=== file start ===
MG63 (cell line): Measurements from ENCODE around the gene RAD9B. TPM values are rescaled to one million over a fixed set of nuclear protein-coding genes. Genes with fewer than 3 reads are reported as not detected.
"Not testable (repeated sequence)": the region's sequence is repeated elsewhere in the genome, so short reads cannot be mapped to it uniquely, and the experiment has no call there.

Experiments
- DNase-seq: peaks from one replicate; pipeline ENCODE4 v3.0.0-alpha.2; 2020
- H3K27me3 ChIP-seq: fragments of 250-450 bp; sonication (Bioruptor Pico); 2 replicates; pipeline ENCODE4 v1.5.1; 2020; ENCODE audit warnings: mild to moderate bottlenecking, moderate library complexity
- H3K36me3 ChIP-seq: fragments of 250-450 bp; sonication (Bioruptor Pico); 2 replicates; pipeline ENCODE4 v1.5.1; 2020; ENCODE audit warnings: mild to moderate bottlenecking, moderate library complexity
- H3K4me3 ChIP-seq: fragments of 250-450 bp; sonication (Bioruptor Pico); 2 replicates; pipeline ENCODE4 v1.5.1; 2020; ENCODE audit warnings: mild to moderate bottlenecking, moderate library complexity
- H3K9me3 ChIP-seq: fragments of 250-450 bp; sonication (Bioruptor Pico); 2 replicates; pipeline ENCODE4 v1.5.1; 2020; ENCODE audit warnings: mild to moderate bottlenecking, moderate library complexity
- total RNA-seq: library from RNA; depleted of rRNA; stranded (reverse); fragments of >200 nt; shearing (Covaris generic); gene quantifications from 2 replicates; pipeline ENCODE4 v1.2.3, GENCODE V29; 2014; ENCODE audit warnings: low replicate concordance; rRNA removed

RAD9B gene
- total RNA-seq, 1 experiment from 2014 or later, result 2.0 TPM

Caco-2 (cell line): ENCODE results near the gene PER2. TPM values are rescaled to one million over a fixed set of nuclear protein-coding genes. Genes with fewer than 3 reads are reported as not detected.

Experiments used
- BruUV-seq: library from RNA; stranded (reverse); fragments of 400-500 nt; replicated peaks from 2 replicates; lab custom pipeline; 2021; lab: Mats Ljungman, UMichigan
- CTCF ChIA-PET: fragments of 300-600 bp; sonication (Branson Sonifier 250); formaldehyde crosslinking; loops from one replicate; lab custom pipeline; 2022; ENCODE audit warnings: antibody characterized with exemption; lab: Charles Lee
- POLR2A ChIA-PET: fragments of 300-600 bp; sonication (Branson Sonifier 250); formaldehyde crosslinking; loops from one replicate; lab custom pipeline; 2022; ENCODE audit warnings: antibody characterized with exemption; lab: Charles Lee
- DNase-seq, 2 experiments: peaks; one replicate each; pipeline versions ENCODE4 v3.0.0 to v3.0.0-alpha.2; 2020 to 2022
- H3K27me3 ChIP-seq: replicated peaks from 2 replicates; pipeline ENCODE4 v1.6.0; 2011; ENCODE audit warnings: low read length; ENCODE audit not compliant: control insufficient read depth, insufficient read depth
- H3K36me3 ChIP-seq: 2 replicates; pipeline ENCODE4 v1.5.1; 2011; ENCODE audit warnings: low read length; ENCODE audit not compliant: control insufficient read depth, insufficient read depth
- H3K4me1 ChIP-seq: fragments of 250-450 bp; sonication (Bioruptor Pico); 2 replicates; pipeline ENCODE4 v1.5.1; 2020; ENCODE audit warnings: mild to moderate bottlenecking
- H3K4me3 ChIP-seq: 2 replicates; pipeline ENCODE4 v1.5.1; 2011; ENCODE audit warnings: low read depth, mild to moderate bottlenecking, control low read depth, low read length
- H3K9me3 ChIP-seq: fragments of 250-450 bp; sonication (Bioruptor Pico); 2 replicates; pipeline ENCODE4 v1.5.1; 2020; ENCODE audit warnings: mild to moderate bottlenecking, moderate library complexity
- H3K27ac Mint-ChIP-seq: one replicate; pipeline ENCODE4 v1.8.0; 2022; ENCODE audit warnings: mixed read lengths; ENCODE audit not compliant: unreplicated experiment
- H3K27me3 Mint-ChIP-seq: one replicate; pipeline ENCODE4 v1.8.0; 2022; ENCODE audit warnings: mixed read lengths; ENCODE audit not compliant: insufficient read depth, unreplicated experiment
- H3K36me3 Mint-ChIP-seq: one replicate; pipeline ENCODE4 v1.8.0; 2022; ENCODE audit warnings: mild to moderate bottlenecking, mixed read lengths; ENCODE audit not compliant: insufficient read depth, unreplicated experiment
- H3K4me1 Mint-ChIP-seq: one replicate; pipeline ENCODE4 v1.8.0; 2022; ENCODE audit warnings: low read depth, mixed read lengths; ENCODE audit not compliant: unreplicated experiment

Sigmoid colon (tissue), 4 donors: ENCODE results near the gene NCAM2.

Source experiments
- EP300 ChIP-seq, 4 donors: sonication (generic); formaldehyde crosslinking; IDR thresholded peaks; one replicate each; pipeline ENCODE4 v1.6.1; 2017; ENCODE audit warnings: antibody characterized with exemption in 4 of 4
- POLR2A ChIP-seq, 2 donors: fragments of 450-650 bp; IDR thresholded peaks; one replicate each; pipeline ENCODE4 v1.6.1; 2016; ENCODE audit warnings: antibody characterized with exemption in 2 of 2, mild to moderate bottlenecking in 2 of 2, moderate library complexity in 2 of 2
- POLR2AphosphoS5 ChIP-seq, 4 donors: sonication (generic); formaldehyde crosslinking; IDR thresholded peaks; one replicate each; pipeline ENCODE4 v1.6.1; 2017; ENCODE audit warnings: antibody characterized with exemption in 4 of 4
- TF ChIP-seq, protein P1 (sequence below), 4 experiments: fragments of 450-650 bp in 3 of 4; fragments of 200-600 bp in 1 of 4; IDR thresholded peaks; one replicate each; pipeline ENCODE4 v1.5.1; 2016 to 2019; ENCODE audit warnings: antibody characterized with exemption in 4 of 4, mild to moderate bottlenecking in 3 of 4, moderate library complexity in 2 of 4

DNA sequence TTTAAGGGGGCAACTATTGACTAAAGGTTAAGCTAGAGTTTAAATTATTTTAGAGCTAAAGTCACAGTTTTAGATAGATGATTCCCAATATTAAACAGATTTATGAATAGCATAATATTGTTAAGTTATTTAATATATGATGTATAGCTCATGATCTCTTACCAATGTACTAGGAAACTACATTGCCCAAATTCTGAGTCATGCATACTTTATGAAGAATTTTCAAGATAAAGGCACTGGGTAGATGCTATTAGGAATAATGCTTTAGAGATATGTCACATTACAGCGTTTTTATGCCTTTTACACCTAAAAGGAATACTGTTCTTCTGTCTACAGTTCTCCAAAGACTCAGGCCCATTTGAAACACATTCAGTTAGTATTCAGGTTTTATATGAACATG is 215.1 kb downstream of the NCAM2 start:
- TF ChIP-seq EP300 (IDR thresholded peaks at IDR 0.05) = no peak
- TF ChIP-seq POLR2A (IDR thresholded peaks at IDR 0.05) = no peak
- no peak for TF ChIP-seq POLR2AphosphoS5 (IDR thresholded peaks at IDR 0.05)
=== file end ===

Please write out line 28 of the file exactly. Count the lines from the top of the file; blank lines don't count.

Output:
Source experiments